Israel approves Gaza ceasefire to halt 11-day conflict
Israeli and Palestinian militants have agreed to a ceasefire ending an 11-day conflict which has cost more than 230 lives in Gaza and 12 in Israel, after days of international pressure to stop the bloodshed.
The ceasefire came into effect at 2am local time on Friday, after Israeli prime minister Benjamin Netanyahu’s office announced late on Thursday that the cabinet had unanimously approved the “mutual and unconditional” ceasefire proposed by Egypt which had been mediating talks.
Hamas and Islamic Jihad also confirmed the “mutual and simultaneous” agreement.
The pause in violence came a day after the US president, Joe Biden, who had largely avoided putting public pressure on Washington’s ally, told Netanyahu that he expected “a significant de-escalation” to take the situation towards a ceasefire.
Biden welcomed news of the agreement, in his first substantial remarks on the crisis after 11 days of bloodshed. He described it as a “genuine opportunity to make progress” towards Middle East peace and thanked Egyptian president, Abdel Fatah al-Sisi, for his role.
“I believe the Palestinians and Israelis equally deserve to live safely and securely, and enjoy equal measures of freedom, prosperity, and democracy. My administration will continue our quiet, relentless diplomacy towards that end,” Biden said, in a brief televised statement. He did not take questions.
Britain called on all sides to work to make the ceasefire durable and “end the unacceptable cycle of violence” in the region. Foreign secretary Dominic Raab said: “All sides must work to make the ceasefire durable and end the unacceptable cycle of violence and loss of civilian life”, adding that Britain supports “efforts to bring about peace”.
If it holds, the agreement will put an end to the heaviest fighting since 2014, in which Israeli airstrikes have inflicted widespread destruction in Gaza while militants have fired thousands of rockets into Israel.
One Hamas official, Ali Barakeh, told the AP that the truce was a defeat for Netanyahu and “a victory to the Palestinian people.” Israel’s military similarly claimed “great accomplishments”.
Since the fighting began on 10 May, Palestinian health officials say 232 people – including 65 children – have been killed in aerial bombardments that have worsened Gaza’s already dire humanitarian situation. Israeli authorities put the death toll to date at 12 in Israel, where repeated rocket attacks have caused panic and sent people rushing into shelters.
In recent days, Israeli media had suggested the military believed its goals had largely been met and Hamas officials said a ceasefire was in reach.
Senior Israeli defence officials recommended accepting the proposal after claiming “great accomplishments” in the operation, according to a statement from Netanyahu’s office.
“The political leaders emphasised that the reality on the ground will be that which determines the future of the campaign,” the statement said.
Earlier on Thursday, Israeli and Palestinian militants halted their fire for several hours. The calm did not last, but previous rounds of fighting have had similar lulls in violence, seen as attempts at trust-building, before an official end to hostilities.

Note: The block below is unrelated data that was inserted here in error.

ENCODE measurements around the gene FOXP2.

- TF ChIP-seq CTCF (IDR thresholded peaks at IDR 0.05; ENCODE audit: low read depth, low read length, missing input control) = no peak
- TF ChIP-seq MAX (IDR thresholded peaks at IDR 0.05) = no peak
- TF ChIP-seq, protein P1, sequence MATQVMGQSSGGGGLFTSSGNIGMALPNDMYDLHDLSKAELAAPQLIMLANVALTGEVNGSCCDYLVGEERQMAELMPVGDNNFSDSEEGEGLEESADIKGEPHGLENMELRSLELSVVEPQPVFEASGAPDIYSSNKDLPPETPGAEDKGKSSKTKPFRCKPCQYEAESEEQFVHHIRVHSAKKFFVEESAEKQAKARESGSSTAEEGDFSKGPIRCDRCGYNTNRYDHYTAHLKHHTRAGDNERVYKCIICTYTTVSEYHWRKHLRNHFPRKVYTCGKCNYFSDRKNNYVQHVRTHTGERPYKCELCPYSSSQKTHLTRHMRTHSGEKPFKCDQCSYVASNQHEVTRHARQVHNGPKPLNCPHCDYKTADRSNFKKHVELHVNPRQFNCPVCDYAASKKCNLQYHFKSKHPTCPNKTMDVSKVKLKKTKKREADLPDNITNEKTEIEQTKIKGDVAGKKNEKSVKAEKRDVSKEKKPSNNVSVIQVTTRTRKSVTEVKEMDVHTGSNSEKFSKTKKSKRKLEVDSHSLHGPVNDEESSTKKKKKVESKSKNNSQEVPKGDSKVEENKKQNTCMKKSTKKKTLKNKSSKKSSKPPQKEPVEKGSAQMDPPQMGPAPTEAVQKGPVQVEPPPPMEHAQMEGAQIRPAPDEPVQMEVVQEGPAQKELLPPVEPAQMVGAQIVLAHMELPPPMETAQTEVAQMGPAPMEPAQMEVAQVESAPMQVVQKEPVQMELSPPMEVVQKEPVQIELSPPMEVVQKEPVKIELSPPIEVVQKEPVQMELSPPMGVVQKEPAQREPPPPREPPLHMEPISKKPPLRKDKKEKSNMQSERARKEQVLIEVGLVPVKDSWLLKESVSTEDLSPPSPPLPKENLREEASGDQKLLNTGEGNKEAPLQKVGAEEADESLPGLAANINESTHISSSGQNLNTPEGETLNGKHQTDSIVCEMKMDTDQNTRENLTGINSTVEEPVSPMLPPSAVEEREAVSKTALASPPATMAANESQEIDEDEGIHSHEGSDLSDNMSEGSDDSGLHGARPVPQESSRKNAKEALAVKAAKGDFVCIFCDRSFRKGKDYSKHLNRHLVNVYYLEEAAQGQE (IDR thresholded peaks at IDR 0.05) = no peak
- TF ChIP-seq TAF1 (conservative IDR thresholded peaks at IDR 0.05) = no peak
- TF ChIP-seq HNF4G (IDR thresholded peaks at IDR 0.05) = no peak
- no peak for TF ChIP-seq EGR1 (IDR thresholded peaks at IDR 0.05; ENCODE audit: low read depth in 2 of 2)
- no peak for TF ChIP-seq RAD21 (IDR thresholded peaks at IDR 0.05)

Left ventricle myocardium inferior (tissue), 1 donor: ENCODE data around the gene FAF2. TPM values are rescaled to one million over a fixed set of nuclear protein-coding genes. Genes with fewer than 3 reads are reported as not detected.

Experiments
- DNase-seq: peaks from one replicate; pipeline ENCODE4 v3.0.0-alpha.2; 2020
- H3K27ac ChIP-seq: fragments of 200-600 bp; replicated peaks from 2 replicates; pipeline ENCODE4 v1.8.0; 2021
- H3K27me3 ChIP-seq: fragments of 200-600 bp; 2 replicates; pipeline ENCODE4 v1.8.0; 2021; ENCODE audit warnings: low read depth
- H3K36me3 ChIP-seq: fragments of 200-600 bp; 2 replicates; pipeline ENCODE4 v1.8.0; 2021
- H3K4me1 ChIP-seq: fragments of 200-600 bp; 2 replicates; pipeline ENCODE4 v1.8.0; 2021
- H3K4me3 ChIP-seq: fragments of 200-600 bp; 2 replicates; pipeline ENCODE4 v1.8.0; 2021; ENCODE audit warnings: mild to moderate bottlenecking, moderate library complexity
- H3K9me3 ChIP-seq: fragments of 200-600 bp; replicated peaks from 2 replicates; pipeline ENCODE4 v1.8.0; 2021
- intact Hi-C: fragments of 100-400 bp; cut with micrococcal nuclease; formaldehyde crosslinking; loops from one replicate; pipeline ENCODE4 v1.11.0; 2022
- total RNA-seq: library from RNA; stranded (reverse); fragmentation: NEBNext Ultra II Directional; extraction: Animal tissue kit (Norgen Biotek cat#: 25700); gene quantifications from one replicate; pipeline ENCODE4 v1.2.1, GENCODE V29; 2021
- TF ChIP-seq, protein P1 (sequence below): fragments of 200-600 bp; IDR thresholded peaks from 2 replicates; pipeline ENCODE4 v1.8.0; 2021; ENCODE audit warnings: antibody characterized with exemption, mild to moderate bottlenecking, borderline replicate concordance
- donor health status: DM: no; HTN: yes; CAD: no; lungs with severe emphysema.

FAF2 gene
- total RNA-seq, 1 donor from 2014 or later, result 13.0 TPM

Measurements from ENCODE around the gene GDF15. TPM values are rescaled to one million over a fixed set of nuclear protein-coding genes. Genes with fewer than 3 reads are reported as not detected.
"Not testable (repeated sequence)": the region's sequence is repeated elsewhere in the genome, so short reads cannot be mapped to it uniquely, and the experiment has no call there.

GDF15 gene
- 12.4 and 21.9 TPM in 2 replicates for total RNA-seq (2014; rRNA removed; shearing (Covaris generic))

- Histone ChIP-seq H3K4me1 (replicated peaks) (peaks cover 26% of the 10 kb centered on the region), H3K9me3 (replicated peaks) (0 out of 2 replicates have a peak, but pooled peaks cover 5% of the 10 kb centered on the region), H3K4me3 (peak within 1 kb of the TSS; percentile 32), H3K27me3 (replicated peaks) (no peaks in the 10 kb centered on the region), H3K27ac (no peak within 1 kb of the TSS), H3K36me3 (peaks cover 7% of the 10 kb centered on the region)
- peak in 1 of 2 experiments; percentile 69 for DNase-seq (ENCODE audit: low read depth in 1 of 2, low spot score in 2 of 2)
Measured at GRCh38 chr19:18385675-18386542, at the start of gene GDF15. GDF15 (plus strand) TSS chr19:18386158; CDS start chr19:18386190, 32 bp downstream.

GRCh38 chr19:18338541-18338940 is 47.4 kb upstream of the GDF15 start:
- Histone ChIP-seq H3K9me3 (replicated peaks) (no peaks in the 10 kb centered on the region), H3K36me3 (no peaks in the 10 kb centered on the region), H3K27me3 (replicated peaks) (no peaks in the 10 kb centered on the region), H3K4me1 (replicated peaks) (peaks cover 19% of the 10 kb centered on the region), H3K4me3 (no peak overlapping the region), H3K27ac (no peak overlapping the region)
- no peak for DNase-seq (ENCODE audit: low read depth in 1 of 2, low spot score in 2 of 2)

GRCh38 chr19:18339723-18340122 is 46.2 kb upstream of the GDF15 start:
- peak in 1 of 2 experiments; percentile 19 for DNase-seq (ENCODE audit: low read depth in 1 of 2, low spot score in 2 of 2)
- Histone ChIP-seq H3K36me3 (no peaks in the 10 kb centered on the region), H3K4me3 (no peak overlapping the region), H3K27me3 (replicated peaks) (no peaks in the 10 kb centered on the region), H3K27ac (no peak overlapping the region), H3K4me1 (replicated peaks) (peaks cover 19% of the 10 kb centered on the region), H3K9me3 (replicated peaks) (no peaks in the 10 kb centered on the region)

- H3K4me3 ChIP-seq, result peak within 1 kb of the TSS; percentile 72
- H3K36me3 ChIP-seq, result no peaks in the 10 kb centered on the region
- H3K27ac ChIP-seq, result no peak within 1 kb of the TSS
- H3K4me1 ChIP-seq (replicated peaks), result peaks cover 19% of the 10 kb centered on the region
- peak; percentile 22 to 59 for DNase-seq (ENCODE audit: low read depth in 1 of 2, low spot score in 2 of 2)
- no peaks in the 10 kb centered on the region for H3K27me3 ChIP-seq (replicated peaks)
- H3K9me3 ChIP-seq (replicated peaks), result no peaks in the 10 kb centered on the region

The White House said it believed Israel had achieved “significant military objectives” and was in a position to wind down operations. “We have seen reports of a move toward a potential ceasefire. That’s clearly encouraging,” the White House press secretary, Jen Psaki, said.
The UN secretary general, António Guterres, added further pressure, calling for an immediate ceasefire and urging Israel’s military to exercise maximum restraint and for Hamas to stop indiscriminate rocket fire.
Guterres described Gaza as “hell on earth” for children, and said he would launch a full humanitarian appeal for funding as soon as possible.
“The hostilities have caused serious damage to vital civilian infrastructure in Gaza, including roads and electricity lines, contributing to a humanitarian emergency. Crossings into Gaza have been closed and power shortages are affecting water supplies,” Guterres said.
The ceasefire was agreed amid growing international pressure. France circulated a UN resolution adding pressure on the US to demand a ceasefire, and issued a joint statement with Egypt and Jordan that “called on the parties to immediately agree on a ceasefire”. They said they would work with the UN and other partners to ensure humanitarian help for the population of Gaza. The US has already said the resolution would “undermine efforts to de-escalate” violence.
The UN Middle East envoy, Tor Wennesland, was meeting the Hamas chief, Ismail Haniyeh, in Qatar, Al Jazeera television reported. The 193-member UN general assembly was due to discuss the conflict on Thursday with the participation of several foreign ministers but was not expected to take action.
The deal would reportedly include Israel agreeing to halt attacks, including attempts to kill senior Hamas members. In return, Hamas would end its rocket attacks, stop digging “attack tunnels”, and halt demonstrations near the frontier.
Since the fighting began on 10 May, Palestinian health officials say 230 people have been killed in aerial bombardments that have worsened Gaza’s already dire humanitarian situation. Israeli authorities put the death toll to date at 12 in Israel, where repeated rocket attacks have caused panic and sent people rushing into shelters.